Community and charity support strong in corporate Canada: study
The survey findings suggest estimates of corporate giving significantly under-report the scale of corporate community investment in Canada.
Ottawa—Canadian companies have maintained or increased their community investment budgets despite the uncertain economic climate of the past five years, according to The Conference Board of Canada’s first-ever national survey of corporate community investment activity.
“The community investment sector in Canada appears to be largely recession-proof,” said Michael Bassett, senior research associate. “Approximately 85 per cent of companies maintained or increased their community investment programs. Corporate values and tradition, as well as reputation management, appear to be the main drivers of community investment programs.”
The survey found 39 per cent of the 180 respondents had increased their budget compared to the previous year, and 47 per cent said their budgets stayed the same. Only 14 per cent of respondents reported that their community investment budget had declined.
Over a five-year time frame, about half of respondents reported an upward trend in their community investment budgets. An additional 34 per cent reported that their community investments have remained constant.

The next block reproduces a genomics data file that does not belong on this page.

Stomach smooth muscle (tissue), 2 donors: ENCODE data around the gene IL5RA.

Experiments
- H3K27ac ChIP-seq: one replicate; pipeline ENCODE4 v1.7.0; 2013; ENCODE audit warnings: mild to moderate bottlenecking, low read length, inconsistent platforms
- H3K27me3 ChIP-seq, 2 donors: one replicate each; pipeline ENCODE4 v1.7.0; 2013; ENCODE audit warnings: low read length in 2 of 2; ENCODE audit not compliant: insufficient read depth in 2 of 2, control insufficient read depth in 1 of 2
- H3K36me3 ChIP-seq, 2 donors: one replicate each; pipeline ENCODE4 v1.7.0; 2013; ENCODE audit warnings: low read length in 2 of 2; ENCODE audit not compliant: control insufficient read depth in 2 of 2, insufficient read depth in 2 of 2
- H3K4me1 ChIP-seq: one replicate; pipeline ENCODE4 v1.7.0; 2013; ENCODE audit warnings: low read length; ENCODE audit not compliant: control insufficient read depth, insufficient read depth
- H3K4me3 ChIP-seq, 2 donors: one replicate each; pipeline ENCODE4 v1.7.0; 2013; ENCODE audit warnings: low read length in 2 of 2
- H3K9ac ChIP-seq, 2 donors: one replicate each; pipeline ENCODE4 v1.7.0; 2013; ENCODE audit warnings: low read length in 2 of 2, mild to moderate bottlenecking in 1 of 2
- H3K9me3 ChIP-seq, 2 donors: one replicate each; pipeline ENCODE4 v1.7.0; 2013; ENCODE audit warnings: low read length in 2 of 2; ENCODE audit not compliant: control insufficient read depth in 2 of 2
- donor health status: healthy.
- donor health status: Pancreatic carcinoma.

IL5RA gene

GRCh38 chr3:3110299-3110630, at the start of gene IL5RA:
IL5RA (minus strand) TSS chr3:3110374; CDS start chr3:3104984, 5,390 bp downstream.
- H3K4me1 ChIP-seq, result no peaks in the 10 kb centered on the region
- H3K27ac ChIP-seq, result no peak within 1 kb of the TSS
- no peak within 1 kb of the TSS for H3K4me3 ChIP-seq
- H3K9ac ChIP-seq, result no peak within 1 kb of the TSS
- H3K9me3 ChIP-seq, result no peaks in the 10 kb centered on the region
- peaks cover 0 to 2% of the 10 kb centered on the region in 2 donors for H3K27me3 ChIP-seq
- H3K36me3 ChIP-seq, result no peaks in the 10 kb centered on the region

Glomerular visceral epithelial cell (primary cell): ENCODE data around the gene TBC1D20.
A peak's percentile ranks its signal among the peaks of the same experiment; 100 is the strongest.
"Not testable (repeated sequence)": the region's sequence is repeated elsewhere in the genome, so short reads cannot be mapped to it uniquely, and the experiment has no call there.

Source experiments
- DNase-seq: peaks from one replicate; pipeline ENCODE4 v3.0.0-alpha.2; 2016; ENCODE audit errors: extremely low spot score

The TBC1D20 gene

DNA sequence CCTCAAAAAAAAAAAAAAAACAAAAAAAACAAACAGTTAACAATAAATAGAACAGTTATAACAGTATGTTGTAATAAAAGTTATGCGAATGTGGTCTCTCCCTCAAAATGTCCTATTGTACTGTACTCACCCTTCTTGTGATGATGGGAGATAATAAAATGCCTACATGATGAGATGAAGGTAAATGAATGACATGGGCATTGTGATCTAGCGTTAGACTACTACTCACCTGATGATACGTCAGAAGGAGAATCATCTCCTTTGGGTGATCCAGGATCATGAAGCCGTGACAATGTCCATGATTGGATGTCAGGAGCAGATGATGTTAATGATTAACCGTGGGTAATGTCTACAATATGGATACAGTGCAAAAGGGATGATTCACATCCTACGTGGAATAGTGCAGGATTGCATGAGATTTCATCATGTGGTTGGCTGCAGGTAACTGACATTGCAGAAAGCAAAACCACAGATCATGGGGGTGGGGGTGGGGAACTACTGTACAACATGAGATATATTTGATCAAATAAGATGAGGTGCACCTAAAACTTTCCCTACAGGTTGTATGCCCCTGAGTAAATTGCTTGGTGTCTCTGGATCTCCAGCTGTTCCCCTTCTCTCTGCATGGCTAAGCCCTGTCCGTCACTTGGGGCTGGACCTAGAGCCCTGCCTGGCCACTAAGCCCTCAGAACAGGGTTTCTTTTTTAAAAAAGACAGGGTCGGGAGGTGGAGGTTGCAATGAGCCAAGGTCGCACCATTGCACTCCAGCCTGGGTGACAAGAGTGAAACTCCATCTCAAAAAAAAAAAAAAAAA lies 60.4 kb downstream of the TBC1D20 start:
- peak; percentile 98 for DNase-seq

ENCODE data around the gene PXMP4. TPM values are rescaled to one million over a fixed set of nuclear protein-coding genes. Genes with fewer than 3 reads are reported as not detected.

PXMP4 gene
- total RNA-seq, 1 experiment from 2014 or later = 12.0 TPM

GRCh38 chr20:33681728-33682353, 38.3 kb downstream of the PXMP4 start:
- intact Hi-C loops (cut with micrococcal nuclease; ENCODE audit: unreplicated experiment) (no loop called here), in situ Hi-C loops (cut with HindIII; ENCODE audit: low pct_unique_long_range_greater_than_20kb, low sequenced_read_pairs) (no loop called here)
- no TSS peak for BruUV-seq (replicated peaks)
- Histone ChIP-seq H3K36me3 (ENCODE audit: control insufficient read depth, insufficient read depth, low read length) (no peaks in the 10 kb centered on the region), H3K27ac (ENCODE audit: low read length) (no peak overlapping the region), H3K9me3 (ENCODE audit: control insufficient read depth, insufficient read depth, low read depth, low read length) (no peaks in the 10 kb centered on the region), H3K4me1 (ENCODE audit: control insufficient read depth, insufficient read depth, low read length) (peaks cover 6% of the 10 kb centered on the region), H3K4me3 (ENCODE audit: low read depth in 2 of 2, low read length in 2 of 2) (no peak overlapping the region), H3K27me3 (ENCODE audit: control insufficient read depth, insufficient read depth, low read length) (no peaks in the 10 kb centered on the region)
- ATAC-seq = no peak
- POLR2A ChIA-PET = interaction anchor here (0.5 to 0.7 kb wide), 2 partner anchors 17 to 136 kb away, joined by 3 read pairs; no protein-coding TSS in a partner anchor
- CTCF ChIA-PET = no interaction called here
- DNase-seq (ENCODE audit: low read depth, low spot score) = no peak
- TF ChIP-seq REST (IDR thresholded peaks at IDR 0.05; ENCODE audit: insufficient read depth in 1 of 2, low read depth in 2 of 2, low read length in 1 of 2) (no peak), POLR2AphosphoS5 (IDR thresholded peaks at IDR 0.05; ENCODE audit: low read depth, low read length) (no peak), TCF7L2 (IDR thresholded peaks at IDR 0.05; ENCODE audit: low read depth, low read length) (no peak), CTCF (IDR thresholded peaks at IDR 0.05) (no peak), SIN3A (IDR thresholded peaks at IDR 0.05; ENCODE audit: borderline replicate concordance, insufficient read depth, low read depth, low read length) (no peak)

One factor that could explain the resilience of community investment budgets is the high level of interest of presidents and Chief Executive Officers. Among responding firms, 69 per cent reported that their president and CEO was either very involved or extremely involved in the community investment program.
Here are some highlights of the Conference Board of Canada study:
- The 180 companies who completed this survey contributed just over $710 million to communities in 2011.
- Civic and community organizations are the most likely recipients of this money.
- Almost half of the respondents had a program matching employee donations to the community or a specific charitable organization. These programs contributed $63 million to communities in 2011.
While many organizations make community investments, a few companies account for most of the contributions in Canada. According to the survey, 13 per cent of the responding companies contributed more than $10 million each in 2011, representing 72 per cent of the overall total.
Thirty-eight per cent of respondents reported that their company has a signature community investment program. Signature programs tend to focus on an issue or groups of issues where the company feels it can align itself, while also working to make progress on this specific issue.
The Canadian Corporate Community Investment Benchmarking Report is a national survey of community investment professionals. This survey took a broad approach to community investment, including corporate support of community initiatives and company employees’ contributions.
The 180 responding firms respondents employ almost 1 million people, or six per cent of the Canadian workforce. The majority of responses were provided by large companies with more than 500 employees.